"Social progress" has been a recurring theme of popes. In the modern era Popes Leo XIII noted the changes in labor technologies, both their ability to enhance progress as well as the dangers inherent if they were allowed to control and objectify humans. He devoted an encyclical (a circular letter of a pope to the faithful, and in modern times, extended to "people of good will") "of new things" (opening words in the Latin) that were affecting capital and labor, caused, in part, by then-new new technologies.

In the last century Pope Paul VI devoted an encyclical to "The Progress of Peoples."

[Encyclicals are long: one-screen summaries are available for The Progress of Peoples--Summary and Of New Things--Summary are helpful.]

What began in the 18th and 19th Centuries in Europe and the United States as development, although not everyone shared its effects, had become worldwide in the 20th Century. Pope Paul noted this world-wide feature. Even in the 16th Century, the Age of Exploration, development was limited to the stronger and wealthier nations. Those nations took for themselves the resources of new-found lands, inhabited by native peoples. The practice continues into the present.

In his message this year Pope Benedict emphasized the "many benefits" of communications technologies: "communicating with existing friends, of meeting new friends, of forming communities and networks, of seeking information and news, and of sharing their ideas and opinions." This blessing of the internet comes from a pope fully aware of the harmful things present in the new communication (indeed, all) technologies.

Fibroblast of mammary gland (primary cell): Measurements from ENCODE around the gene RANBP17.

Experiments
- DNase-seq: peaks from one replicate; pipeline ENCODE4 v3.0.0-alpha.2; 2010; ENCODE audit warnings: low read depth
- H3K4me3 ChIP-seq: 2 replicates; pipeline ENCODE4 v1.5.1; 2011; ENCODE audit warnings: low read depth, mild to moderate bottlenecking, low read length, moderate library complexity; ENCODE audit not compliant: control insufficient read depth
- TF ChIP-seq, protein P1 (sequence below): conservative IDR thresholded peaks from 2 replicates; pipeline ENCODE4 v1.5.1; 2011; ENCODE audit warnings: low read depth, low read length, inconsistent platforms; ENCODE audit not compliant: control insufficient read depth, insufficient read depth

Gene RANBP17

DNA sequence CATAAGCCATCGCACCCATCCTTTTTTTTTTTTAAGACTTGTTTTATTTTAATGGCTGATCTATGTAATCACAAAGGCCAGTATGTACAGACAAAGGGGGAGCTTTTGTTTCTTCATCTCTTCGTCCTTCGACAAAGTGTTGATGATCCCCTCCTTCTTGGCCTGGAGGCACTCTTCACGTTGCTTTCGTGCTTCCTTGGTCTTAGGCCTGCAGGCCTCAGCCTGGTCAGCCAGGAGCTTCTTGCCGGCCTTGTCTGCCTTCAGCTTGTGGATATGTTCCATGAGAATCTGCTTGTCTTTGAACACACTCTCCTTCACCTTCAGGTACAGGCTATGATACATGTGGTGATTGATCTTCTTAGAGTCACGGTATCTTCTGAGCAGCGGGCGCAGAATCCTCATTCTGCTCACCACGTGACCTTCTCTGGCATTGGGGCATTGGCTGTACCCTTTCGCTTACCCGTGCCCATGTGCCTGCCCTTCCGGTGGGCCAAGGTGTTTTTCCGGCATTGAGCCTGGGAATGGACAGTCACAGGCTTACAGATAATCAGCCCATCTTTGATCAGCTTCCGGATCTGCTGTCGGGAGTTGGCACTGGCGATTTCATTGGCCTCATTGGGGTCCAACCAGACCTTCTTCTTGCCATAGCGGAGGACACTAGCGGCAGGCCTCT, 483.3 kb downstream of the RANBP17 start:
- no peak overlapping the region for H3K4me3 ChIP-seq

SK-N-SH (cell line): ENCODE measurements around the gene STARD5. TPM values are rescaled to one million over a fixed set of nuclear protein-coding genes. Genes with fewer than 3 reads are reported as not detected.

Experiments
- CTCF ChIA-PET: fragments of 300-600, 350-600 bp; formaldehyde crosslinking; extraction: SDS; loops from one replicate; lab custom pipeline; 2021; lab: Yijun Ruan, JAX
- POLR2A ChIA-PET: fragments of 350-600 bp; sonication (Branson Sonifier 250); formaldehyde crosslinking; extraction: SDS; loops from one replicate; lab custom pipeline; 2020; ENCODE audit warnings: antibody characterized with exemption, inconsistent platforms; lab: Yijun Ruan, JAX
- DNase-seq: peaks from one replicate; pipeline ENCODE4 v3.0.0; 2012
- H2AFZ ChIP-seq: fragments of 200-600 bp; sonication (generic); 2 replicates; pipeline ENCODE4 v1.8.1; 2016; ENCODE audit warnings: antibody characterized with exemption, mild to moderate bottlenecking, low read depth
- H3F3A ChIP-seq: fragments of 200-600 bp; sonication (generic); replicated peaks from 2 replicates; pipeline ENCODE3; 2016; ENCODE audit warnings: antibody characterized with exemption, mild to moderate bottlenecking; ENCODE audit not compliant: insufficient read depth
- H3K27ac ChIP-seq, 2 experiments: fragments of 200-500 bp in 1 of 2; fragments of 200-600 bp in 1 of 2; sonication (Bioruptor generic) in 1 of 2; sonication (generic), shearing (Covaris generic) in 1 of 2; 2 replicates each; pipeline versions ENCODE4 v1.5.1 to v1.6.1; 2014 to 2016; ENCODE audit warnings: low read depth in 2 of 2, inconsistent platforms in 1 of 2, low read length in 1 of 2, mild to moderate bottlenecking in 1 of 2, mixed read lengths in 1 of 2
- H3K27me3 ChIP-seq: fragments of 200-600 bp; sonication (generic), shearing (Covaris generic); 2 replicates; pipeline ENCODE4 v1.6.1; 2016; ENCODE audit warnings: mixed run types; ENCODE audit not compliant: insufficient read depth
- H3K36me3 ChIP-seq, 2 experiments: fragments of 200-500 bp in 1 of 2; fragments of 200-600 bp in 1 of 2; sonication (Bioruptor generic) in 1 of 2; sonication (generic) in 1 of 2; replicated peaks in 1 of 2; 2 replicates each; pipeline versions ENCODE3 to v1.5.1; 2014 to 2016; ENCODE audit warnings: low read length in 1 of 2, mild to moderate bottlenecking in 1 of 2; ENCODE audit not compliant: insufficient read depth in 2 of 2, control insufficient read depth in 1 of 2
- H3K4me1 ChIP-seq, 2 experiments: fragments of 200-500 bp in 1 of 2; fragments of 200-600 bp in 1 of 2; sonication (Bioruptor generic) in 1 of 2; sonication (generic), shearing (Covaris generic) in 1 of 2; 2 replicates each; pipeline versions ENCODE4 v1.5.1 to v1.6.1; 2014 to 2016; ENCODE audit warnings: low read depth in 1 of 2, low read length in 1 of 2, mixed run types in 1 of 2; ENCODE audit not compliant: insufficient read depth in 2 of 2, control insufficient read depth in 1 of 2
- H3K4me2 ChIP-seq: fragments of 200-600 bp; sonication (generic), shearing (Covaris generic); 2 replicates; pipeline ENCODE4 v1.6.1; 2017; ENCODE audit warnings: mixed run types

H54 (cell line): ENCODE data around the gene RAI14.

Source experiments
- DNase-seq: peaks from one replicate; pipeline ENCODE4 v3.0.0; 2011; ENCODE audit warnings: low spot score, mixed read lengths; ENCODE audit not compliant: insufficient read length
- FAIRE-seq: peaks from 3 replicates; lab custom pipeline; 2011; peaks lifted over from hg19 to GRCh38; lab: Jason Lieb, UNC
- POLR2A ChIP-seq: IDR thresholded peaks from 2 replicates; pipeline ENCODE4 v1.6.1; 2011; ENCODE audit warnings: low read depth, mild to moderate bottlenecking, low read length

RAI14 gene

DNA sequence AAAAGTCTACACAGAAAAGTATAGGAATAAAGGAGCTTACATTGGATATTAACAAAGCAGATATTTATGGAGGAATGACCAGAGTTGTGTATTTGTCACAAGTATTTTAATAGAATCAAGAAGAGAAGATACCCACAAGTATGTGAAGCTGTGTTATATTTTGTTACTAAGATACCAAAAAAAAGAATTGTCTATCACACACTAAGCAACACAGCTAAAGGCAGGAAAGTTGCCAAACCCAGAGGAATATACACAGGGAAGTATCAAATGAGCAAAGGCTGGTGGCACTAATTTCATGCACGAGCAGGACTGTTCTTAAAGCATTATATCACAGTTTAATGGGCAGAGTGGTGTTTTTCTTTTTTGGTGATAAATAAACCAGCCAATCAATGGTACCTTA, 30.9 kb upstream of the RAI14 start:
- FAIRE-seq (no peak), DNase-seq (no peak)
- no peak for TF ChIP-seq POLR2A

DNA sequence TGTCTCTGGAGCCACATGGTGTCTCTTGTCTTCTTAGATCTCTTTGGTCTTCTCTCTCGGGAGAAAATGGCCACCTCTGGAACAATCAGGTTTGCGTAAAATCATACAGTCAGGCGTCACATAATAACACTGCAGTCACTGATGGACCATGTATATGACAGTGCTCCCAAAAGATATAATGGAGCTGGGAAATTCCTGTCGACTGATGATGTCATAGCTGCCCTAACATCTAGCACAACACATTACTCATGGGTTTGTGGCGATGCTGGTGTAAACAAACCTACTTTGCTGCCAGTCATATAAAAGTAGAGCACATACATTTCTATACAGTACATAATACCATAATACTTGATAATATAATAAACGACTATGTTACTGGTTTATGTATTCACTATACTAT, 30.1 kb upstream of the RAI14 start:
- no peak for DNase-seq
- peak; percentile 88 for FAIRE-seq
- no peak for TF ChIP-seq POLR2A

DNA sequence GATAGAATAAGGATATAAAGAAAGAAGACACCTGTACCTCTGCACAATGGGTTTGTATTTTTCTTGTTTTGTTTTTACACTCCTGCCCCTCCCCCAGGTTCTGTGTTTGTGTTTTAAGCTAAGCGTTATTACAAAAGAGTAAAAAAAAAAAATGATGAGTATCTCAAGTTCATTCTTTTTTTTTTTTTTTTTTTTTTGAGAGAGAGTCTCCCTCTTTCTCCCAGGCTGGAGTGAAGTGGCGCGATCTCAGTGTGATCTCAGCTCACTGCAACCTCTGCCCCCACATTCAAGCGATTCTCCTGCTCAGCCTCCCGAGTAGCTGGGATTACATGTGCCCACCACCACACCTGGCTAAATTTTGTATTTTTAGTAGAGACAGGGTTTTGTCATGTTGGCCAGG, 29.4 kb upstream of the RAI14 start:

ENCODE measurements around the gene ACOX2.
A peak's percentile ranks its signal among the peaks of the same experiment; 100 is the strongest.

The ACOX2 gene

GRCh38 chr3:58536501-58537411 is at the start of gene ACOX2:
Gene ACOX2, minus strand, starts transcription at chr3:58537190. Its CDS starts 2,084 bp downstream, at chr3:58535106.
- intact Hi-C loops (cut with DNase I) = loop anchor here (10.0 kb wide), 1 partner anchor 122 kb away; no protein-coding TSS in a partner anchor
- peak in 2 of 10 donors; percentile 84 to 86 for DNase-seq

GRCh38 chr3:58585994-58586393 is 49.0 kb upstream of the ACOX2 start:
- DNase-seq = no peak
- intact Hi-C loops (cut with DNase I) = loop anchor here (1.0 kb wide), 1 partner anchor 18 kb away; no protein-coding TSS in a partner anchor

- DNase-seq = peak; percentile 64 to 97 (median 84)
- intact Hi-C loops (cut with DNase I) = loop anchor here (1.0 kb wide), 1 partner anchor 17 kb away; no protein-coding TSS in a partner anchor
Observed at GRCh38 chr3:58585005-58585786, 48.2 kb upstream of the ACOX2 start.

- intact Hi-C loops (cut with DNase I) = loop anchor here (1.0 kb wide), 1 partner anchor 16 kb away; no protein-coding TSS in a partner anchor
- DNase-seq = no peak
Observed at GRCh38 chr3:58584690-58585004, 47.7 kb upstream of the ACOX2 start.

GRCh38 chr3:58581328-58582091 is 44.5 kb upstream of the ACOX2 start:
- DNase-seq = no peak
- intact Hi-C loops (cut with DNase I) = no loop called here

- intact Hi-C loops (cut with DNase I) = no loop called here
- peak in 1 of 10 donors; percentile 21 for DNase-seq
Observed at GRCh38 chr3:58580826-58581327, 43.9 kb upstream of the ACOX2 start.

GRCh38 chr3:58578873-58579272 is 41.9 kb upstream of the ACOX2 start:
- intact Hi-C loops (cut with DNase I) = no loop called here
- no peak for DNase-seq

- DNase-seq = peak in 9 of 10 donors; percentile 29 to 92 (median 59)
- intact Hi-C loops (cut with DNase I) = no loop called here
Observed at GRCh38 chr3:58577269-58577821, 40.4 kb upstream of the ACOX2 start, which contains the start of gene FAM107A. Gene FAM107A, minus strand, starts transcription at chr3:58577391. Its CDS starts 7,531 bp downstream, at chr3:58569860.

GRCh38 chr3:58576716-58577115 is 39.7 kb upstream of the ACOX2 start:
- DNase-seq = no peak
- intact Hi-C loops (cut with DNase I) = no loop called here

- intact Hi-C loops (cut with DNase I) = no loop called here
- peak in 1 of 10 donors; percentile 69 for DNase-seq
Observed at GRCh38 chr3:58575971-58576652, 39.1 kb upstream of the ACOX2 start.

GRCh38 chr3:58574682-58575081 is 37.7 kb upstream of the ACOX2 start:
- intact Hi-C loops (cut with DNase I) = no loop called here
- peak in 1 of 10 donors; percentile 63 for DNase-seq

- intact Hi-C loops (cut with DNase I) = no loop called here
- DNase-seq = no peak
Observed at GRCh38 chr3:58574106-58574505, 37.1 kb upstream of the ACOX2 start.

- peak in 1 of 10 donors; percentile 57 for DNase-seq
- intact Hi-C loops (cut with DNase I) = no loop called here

In a lecture given shortly before World Communications Day, 24 May 2009, Director of the Vatican Press Office, Fr. Frederico Lombardi, S.J., both echoed Pope Benedict's emphasis on friendship and dialogue, and recalled when Fr. Lombardi directed a television broadcast for Pope John Paul II, who was amazed at its power and cried, "Blessed be television!"

God works with the internet to promote communion among all peoples. The church does not desire to be estranged from the net.
Wiki-image of Mat Honan's photo is used according to the Creative Commons Attribution 2.0 license.

Tuesday, May 26, 2009

Tuesday word, 26 May 2009

St. Philip Neri, Memorial (26 May 2009)
Ac 20.1-8; Ps 68; Jn 17. 1-11a
Homily of Fr. Paul Panaretos, S.J.
Future Now

Today’s gospel began Jesus’ solemn prayer at the Last Supper. We will hear it through to its conclusion as the gospels at mass tomorrow and Thursday. It is a remarkable blessing because Jesus’ prayer states that the disciples already possessed eternal life/1/ and glory/2/ and were being consecrated/3/ by the love of God in them as it abided in Jesus./4/